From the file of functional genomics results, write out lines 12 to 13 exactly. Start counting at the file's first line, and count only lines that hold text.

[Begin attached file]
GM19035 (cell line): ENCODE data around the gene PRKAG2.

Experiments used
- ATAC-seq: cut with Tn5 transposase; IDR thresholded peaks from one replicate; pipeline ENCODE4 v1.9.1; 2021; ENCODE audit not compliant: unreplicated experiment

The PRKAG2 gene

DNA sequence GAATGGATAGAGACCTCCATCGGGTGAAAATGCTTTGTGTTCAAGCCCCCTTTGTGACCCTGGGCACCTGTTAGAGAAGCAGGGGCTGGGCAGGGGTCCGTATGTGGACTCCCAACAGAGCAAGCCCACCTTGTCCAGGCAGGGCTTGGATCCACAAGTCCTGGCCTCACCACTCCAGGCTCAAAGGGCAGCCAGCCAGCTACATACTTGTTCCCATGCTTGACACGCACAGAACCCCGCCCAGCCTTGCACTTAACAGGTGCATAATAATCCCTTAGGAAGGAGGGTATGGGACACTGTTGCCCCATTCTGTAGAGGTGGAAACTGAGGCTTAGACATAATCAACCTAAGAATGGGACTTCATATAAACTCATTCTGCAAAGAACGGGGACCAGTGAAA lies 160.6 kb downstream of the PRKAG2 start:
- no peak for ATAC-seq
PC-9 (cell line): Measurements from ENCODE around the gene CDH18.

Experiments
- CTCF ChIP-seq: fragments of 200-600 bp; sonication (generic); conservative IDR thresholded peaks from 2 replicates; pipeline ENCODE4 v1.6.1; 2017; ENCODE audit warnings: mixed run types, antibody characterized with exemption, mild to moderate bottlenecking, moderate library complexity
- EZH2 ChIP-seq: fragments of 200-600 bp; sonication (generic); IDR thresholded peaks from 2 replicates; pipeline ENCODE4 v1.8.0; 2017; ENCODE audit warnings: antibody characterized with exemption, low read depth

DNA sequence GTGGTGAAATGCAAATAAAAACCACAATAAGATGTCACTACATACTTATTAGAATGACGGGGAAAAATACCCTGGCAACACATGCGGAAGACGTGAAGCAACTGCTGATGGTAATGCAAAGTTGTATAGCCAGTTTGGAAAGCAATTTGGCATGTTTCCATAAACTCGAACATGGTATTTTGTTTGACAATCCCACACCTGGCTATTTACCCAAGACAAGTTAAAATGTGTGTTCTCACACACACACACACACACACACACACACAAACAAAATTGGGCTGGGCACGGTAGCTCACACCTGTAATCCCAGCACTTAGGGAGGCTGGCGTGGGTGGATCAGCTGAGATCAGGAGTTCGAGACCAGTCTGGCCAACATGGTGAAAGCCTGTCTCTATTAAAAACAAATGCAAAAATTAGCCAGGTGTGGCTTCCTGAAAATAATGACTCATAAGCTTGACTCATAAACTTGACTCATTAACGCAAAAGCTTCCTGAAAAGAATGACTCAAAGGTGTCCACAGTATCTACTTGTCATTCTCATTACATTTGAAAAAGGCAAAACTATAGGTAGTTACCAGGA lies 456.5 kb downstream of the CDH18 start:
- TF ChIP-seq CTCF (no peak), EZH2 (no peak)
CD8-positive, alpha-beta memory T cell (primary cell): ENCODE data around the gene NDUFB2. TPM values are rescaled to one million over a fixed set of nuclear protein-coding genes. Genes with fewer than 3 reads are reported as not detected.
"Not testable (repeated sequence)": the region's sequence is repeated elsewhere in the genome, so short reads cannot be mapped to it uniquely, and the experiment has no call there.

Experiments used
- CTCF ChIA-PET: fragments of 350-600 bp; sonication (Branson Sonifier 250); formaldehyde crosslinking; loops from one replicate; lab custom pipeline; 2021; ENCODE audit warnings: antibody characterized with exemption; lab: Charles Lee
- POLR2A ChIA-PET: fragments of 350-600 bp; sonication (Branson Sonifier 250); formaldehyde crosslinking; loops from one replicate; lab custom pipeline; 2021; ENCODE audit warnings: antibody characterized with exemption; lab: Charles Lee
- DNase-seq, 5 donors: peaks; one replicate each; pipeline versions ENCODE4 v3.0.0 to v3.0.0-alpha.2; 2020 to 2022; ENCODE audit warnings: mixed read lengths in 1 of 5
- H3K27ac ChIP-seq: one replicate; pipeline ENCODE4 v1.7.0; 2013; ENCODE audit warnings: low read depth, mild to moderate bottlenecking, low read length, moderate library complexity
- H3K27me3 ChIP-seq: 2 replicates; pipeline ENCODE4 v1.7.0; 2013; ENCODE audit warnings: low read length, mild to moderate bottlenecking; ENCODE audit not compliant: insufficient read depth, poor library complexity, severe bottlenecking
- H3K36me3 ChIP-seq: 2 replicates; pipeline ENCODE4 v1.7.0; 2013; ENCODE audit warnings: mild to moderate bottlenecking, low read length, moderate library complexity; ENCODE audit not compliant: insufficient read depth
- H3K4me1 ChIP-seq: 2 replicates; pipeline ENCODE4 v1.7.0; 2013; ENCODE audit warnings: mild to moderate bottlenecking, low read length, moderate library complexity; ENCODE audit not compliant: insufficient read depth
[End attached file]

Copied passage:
- TF ChIP-seq CTCF (no peak), EZH2 (no peak)
CD8-positive, alpha-beta memory T cell (primary cell): ENCODE data around the gene NDUFB2. TPM values are rescaled to one million over a fixed set of nuclear protein-coding genes. Genes with fewer than 3 reads are reported as not detected.